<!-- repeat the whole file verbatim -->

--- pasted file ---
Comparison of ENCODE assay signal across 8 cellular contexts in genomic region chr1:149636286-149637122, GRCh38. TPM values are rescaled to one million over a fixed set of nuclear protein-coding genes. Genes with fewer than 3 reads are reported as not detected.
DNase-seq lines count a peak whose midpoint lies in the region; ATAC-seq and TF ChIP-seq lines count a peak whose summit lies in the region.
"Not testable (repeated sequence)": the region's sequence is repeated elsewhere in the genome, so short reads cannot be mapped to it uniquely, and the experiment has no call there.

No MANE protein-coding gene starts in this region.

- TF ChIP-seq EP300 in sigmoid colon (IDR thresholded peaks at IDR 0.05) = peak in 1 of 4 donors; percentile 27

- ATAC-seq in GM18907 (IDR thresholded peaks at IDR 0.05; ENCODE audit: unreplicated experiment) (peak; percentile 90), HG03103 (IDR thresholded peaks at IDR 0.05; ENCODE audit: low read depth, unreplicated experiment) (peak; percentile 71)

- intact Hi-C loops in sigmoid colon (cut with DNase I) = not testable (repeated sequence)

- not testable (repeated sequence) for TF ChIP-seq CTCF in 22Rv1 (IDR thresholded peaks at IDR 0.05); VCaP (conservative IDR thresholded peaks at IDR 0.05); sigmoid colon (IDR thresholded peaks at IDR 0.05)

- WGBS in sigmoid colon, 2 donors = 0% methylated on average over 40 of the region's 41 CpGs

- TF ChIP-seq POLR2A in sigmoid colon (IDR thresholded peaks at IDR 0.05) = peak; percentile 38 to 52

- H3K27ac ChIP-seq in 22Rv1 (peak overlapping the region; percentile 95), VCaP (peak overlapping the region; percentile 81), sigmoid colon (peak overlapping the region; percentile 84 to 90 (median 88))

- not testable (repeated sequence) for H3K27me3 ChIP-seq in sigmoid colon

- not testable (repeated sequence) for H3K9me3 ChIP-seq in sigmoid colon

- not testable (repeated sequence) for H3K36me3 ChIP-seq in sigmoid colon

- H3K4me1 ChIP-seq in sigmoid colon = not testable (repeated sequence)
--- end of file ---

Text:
Comparison of ENCODE assay signal across 8 cellular contexts in genomic region chr1:149636286-149637122, GRCh38. TPM values are rescaled to one million over a fixed set of nuclear protein-coding genes. Genes with fewer than 3 reads are reported as not detected.
DNase-seq lines count a peak whose midpoint lies in the region; ATAC-seq and TF ChIP-seq lines count a peak whose summit lies in the region.
"Not testable (repeated sequence)": the region's sequence is repeated elsewhere in the genome, so short reads cannot be mapped to it uniquely, and the experiment has no call there.

No MANE protein-coding gene starts in this region.

- TF ChIP-seq EP300 in sigmoid colon (IDR thresholded peaks at IDR 0.05) = peak in 1 of 4 donors; percentile 27

- ATAC-seq in GM18907 (IDR thresholded peaks at IDR 0.05; ENCODE audit: unreplicated experiment) (peak; percentile 90), HG03103 (IDR thresholded peaks at IDR 0.05; ENCODE audit: low read depth, unreplicated experiment) (peak; percentile 71)

- intact Hi-C loops in sigmoid colon (cut with DNase I) = not testable (repeated sequence)

- not testable (repeated sequence) for TF ChIP-seq CTCF in 22Rv1 (IDR thresholded peaks at IDR 0.05); VCaP (conservative IDR thresholded peaks at IDR 0.05); sigmoid colon (IDR thresholded peaks at IDR 0.05)

- WGBS in sigmoid colon, 2 donors = 0% methylated on average over 40 of the region's 41 CpGs

- TF ChIP-seq POLR2A in sigmoid colon (IDR thresholded peaks at IDR 0.05) = peak; percentile 38 to 52

- H3K27ac ChIP-seq in 22Rv1 (peak overlapping the region; percentile 95), VCaP (peak overlapping the region; percentile 81), sigmoid colon (peak overlapping the region; percentile 84 to 90 (median 88))

- not testable (repeated sequence) for H3K27me3 ChIP-seq in sigmoid colon

- not testable (repeated sequence) for H3K9me3 ChIP-seq in sigmoid colon

- not testable (repeated sequence) for H3K36me3 ChIP-seq in sigmoid colon

- H3K4me1 ChIP-seq in sigmoid colon = not testable (repeated sequence)